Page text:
Locker out vs Oregon – stock dropping further?

It’s being reported that Jake Locker won’t feature in Saturday’s game between Washington and Oregon. A broken rib will keep him out indefinitely, with the earliest possible return on November 18th against UCLA.

The injury itself won’t be of great concern to scouts. It makes sense to keep Locker out of a game Washington haven’t much hope of winning any way and allowing time to heal. What it does do however is eliminate another key game from the schedule for Locker to flash his talents on a national scale.

The Ducks are currently ranked number one in the BCS Rankings. A performance of any kind in that game would’ve been duly noted. Instead scouts will linger on another disjointed display in Saturday’s blowout to Stanford, which renewed memories of a previous stock-killer against Nebraska.

Admittedly it would be harsh to pin much blame on Locker’s shoulders. He barely had a chance against Stanford, who systematically destroyed Washington in the trenches and regularly stopped Locker before he had a chance to flash his undoubted ability.

However – NFL teams will look at a prospect who hasn’t taken a leap forward as a fifth year senior. His numbers are not improved, his best win will probably be against USC again and he hasn’t shown any greater poise as a passer to compliment the playmaking ability. They’ll bare in mind Locker’s circumstance, but they’ll also wonder if the upside is high enough to warrant the big investment.

Right now I would put his stock firmly in that 25-40 range, depending on where certain teams are picking next April. That doesn’t mean I don’t think Locker will go earlier, it’s all about draft order. He isn’t going to fall out of the second round because there’s a high enough ceiling to justify investment earlier than that. He’s a far better prospect overall than Jimmy Clausen in my opinion.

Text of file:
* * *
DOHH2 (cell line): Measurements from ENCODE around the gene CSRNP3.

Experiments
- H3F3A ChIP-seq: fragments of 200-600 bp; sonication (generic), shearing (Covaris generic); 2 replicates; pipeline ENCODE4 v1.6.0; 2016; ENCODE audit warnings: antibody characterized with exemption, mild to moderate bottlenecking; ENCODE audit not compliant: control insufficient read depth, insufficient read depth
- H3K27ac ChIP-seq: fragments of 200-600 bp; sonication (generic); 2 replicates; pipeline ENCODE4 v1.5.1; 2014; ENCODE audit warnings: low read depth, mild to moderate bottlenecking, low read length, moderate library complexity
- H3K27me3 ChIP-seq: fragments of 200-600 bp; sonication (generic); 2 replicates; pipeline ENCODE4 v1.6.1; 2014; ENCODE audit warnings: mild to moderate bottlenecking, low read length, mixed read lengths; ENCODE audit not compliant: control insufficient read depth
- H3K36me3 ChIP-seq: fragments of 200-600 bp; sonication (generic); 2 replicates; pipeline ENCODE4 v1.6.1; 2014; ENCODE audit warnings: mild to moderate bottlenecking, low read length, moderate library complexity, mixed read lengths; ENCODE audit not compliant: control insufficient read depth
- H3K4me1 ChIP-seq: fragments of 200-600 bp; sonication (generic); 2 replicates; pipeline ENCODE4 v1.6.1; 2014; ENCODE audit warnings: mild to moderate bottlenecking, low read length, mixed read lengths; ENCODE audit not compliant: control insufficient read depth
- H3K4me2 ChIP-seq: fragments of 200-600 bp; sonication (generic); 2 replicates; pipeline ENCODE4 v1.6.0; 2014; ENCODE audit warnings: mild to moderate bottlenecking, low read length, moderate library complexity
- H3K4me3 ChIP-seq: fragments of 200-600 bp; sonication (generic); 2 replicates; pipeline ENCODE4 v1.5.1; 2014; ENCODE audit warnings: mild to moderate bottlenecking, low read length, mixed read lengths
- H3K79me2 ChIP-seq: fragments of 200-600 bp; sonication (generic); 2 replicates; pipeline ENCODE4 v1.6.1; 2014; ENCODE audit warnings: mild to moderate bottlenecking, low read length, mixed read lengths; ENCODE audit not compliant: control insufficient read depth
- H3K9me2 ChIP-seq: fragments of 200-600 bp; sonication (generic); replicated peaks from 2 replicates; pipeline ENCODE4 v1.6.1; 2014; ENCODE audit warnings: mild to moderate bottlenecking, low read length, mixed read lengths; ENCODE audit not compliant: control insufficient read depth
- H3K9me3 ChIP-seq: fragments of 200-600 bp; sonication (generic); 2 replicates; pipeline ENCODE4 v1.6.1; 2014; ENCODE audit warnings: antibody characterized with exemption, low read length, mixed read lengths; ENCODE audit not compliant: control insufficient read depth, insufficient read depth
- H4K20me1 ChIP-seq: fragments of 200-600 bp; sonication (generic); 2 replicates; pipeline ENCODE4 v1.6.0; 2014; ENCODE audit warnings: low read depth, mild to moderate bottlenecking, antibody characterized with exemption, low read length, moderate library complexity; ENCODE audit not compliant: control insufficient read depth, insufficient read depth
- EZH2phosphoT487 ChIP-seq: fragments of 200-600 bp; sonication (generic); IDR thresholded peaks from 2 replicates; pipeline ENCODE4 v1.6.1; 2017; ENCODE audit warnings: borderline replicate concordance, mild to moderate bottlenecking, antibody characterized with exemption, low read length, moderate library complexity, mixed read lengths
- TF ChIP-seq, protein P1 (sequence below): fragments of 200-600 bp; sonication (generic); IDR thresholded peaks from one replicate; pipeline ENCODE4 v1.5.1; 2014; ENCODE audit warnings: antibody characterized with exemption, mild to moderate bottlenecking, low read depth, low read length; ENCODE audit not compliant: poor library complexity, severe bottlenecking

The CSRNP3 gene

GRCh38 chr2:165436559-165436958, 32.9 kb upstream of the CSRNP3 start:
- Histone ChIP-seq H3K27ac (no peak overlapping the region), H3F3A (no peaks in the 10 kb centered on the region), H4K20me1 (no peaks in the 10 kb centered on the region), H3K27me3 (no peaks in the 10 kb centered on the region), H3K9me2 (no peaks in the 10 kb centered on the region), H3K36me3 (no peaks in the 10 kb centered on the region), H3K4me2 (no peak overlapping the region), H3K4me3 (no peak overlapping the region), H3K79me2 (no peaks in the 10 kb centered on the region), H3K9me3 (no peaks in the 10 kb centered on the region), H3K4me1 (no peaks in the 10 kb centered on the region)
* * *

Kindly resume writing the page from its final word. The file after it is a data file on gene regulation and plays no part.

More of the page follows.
Promise will not be enough to justify a high selection. Unless someone is really sold on his potential, I don’t see him falling as high as we thought before this season began. The emergence of Cam Newton (QB, Auburn) is an interesting side-story too. In my next mock draft this week, he’ll be making a first appearance. I’ve raised serious concerns about Newton as a passer. However – I do feel, like Tebow last year, someone will roll that dice in round one. The difference being here – Newton is a much, much greater athlete than Tebow and is nowhere near the mechanical headache Tebow was as a passer.

When you throw Ryan Mallett into the equation and potentially Blaine Gabbert too, there will be alternatives to Locker available.

Lot’s of people will point to Locker’s decision to return for another year at Washington. Certainly it’s been proven that staying in college gives scouts the chance to further dissect your game and perhaps lower your grade. Could this hurt Locker? Maybe – but you can also look at Sam Bradford who went back to Oklahoma, got injured and missed the entire year but still went first overall. Alternatively, Jimmy Clausen declared as an underclassman and didn’t go as high as he expected. Locker supposedly wasn’t given a first round grade by the draft advisory group before deciding to pass on the 2010 draft.


  1. Alex

    I know this is looking into the future, but even if Locker’s grade on most team’s board is a second rounder, I’m pretty sure he’ll be able to rebound his stock back into the middle of the 1st round after the Senior Bowl and Combine. I’m still a fan of the Seahawks taking a gamble at Locker (and not because I’m a husky fan) because he is the only one I see franchise QB potential in.